I took a shower – the hot water felt wonderful, relaxing. John brought the dogs to Barb and Sierra’s house. I threw up again. We called the birth center answering service and told them we’d be coming in. Getting ready to go, I felt faint and had to lie down on the dining room floor. I noticed the dog hair and dust and thought, we were going to clean the house this weekend, oh well.

As we were leaving the house, we saw JoAnn on her porch across the street. She’d had her baby just 5 days before. She waved, and I tried to wave in the middle of a big contraction. Cheryl followed us in her car to the birth center. The ride was tough. It was hard being strapped in to the front seat, not being able to move. Cheryl had given me the heated rice bag for my belly, and a red ball that I leaned against for my lower back. They helped, but I was very uncomfortable. My phone beeped and there was a text from Cheryl, “hang in there.” I closed my eyes and all of a sudden we were crossing Lake Washington. Closed my eyes, opened them and we were on 405. Actually got there faster than I thought.

So relieved to get to the birth center (around 11am). Got into the tub pretty quickly, warm water felt wonderful. Kneeled on towels, leaning over the side. I was in that position for so long that my arms fell asleep and my hands felt tingly.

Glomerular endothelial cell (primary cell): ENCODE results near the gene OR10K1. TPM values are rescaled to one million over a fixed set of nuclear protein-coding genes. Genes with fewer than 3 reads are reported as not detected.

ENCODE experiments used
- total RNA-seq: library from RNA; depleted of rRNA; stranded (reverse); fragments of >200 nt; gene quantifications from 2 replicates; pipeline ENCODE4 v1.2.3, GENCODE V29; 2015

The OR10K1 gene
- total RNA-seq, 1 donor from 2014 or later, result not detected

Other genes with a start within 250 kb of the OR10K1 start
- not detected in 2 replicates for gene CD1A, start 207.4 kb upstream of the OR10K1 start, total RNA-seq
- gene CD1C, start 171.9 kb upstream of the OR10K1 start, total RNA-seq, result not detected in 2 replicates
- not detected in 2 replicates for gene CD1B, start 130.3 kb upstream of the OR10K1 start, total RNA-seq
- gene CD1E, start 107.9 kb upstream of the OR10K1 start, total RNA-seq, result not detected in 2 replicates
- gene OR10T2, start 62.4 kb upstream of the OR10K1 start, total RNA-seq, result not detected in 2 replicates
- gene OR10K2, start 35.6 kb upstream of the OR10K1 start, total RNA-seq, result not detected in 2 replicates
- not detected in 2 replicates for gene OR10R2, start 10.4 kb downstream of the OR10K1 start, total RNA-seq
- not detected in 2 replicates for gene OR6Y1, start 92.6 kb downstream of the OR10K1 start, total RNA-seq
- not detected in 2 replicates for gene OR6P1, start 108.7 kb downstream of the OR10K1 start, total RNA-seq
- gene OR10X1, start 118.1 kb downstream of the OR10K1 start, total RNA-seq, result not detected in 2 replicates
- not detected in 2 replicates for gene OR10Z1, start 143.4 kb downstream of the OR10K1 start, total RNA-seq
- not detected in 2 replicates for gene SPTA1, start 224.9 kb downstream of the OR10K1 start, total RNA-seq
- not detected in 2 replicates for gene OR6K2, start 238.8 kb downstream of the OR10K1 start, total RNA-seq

Heike was our midwife. Two students were there, Sarah and Grace. They checked my blood pressure regularly, took my temperature, and listened to the baby’s heartbeat (which made me anxious every time – please, make everything be normal and ok). I had to get the quick IV antibiotics for Strep B, but that wasn’t a big deal.

I felt pretty confident the whole time, never thinking “I can’t do this”. I think it helped that I was 7-8 cm dilated when we got to the birth center, so I knew I was already pretty far along. Not sure how I would have felt if I was only 3 or 4.
I’m pretty sure John and mom talked when I was 7-8 cm and mom was at the Denver airport.

In the tub, they put cool washcloths soaked in ice water on my back. That was great – most of the pain and discomfort was in my lower back, and the coolness was a great counterpoint to the warm bath. They gave me water from my water bottle, and I sucked on Mamba candies I just happened to throw into our bag. The sweet/sour was perfect.

I threw up pretty violently 3-4 more times, and drew praise from everyone. It’s funny what people get excited about. They were all so encouraging, telling me I was so strong, doing great, etc. Good to hear, it kept me going.

By the time mom landed in Seattle I think I was at 9cm. Around then, things seemed to slow down a little. The contractions spaced out and I had more time to rest. I think I even fell asleep or blacked out for a couple seconds in between.